Most importantly, the deletion of the AMDH domain in cysH resulted in the abolishment of the production of all cystobactamids with l-isoasparagine or β-cyano-l-alanine linkers in the heterologous producer. This result can be taken as experimental proof confirming the AMDH domain asparaginyl α,β-aminomutase activity. Surprisingly, the major product of this construct was the unnatural derivative Cys905-2c carrying a β-hydroxy-l-asparagine linker instead of the expected β-methoxy-l-asparagine (Fig. 5c). The production of the unnatural Cys905-1c and Cys905-2c derivatives, both lacking O-methylation in the linkers, was also achieved through deletion of the gene cysQ encoding an O-methyltransferase (Fig. 5b). We speculate that the abolishment of O-methylation in absence of the AMDH domain in CysH is linked to protein-protein interaction between AMDH and CysQ. These results allowed us to devise a biosynthesis model for the production of the native β-methoxy-l-asparagine (linker A), the α-methoxy-l-isoasparagine (linker E), and the β-cyano-l-alanine (linker B) moieties, as shown in Fig. 5a. In the presence of CysH (including the AMDH domain), CysJ, and CysQ, the major products were Cys919-1 and Cys919-2 harboring linkers A and E, respectively. However, Cys871 with linker B was not detected in the cultivation broth of the heterologous producer but previously described in native producer strains2. As shown in Fig. 3b, c, dehydration of l-asparagine by the AMDH domain mainly occurs in absence of CysJ. We assume that the activity of CysJ in the heterologous producer prevented the AMDH domain from dehydrating l-asparagine. To test this hypothesis, we deleted cysJ in the modified BGC, which indeed lead to heterologous production of substantial amounts of Cys871 (Fig. 5d) confirming our previous assumption. Consequently, we hypothesize that, in presence of CysJ, β-hydroxylation of l-asparagine occurs much faster than dehydration of l-asparagine by the AMDH domain. Furthermore, two unnatural major derivatives, namely Cys889-1a and Cys889-2a, were produced (Fig. 5d; Supplementary Fig. 15). Cys889-1a and Cys889-2a lack the methoxy group in the linker, thus only having either l-isoasparagine (linker I) or l-asparagine (linker H), because neither hydroxylation by CysJ nor O-methylation by CysQ can occur. Interestingly, the isomerization of l-asparagine still occurs, but now leads to a much less abundant product. We speculate that the isomerization of β-hydroxyl-l-asparagine by the AMDH domain is more efficient than the isomerization of l-asparagine, or that CysH, CysJ, and CysQ form a protein complex influencing the reactivity of the AMDH domain. If CysJ is deleted, the isomerization reaction may occur much slower, thus leading to a six to eightfold decreased l-isoasparagine/l-asparagine linker ratio—compared to the α-methoxy-l-isoasparagine/β-methoxy-l-asparagine ratio in Cys919-1 and Cys919-2—and an increased probability of l-asparagine dehydration. Finally, we generated an expression construct with a double deletion of both cysJ and the AMDH domain. As expected, only Cys889-2a featuring a simple l-asparagine linker was produced, whereas neither Cys889-1a nor Cys871 could be detected (Fig. 5e). This experiment again proves that the AMDH domain catalyzes either dehydration or aminomutation of l-asparagine. The type of reaction catalyzed by the AMDH domain depends on the preceding hydroxylation of the substrate by CysJ. Notably, after deletion of cysJ or the AMDH domain, we also identified four minor unnatural cystobactamids for which we were not able to propose putative structures (see Supplementary Information; Supplementary Fig. 15).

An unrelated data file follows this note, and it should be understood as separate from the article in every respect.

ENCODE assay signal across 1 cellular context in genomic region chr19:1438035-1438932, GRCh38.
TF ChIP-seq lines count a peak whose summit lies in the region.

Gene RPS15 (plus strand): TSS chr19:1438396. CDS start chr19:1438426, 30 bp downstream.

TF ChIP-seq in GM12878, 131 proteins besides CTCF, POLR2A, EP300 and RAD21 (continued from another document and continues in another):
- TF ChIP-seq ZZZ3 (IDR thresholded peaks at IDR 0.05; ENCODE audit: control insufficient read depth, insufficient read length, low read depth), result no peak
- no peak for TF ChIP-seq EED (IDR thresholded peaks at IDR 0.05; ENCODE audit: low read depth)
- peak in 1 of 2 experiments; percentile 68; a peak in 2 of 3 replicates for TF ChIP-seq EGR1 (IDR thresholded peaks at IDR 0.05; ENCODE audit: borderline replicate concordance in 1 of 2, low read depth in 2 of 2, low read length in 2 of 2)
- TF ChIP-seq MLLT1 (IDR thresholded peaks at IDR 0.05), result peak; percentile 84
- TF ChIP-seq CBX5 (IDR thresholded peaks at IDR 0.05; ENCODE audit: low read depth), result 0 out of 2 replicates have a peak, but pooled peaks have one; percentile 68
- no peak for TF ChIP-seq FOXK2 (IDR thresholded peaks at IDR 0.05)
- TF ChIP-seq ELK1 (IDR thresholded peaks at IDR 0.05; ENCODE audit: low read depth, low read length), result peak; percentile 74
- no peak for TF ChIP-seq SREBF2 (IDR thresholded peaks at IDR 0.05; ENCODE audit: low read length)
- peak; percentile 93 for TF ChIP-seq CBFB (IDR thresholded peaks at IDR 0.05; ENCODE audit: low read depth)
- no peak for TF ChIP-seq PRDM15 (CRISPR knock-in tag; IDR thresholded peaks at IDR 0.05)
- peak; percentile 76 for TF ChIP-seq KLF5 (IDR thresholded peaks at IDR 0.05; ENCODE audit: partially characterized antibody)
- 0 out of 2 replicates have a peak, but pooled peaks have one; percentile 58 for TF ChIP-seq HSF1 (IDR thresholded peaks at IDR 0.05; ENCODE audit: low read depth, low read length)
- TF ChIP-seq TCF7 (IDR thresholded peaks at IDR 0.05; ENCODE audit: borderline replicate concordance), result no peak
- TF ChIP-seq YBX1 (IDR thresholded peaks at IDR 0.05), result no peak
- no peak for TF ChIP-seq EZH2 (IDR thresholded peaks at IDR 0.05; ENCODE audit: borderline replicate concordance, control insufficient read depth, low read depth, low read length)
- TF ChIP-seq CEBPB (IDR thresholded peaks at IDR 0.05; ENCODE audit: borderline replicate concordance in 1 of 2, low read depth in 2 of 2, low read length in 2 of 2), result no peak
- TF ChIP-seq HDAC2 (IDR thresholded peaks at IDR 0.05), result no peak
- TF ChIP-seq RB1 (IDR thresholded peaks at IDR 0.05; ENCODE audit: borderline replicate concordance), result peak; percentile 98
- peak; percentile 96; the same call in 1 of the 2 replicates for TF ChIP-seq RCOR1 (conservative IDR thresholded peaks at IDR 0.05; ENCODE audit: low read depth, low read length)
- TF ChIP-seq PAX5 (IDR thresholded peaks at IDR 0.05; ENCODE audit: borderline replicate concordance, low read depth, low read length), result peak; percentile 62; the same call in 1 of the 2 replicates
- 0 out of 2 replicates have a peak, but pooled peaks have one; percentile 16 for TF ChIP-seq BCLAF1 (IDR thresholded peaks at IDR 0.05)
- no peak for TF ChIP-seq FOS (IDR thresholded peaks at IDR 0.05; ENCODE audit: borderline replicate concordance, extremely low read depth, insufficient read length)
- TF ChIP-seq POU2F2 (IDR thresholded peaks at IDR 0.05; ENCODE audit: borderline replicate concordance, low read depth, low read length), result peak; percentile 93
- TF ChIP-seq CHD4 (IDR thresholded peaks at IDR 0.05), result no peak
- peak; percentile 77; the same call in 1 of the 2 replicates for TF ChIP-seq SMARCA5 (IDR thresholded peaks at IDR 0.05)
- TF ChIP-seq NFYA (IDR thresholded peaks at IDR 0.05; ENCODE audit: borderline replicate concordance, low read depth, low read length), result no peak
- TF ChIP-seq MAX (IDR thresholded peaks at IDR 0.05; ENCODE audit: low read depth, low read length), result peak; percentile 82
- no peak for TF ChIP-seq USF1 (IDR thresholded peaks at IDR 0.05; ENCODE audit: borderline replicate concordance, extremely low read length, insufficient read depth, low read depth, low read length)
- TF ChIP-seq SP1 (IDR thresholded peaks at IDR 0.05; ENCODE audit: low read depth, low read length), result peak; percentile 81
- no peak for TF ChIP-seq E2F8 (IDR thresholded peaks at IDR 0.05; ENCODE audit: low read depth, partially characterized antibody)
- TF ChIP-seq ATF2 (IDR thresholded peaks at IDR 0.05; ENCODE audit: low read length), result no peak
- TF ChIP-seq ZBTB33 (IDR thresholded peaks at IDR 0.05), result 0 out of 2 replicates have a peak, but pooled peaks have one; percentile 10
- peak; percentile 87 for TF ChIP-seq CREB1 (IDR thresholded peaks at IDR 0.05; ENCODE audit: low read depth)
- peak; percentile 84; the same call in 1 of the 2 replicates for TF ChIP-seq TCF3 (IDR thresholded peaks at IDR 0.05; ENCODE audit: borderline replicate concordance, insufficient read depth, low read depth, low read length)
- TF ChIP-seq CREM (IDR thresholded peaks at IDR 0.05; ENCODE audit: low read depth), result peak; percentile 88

Including all results of the in vitro and in vivo experiments, we are able to provide biosynthesis schemes for the α-methoxy-l-isoasparagine linker and also other linker derivatives, which are summarized in Fig. 5. Although CysH loads a variety of amino acids, l-asparagine is the favored substrate, which is either directly dehydrated by AMDH to form β-cyano-l-alanine or β-hydroxylated by CysJ with subsequent isomerization by AMDH. CysQ performs the O-methylation of β-hydroxy-l-asparagine or α-hydroxy-l-isoasparagine leading to the formation of β-methoxy-l-asparagine or α-methoxy-l-isoasparagine (Fig. 5a), respectively. Furthermore, we speculated that the product ratio of cystobactamid derivatives with different linkers is highly dependent on the reaction kinetics of the enzymes involved in linker biosynthesis. In absence of CysJ substantially higher production of cystobactamid with the dehydrated linker was observed (Fig. 5d). Furthermore, heterologous expression of constructs with deleted AMDH domain resulted in the elimination of production of cystobactamids with l-isoasparagine linkers, which only showed weak or no antibacterial activity2.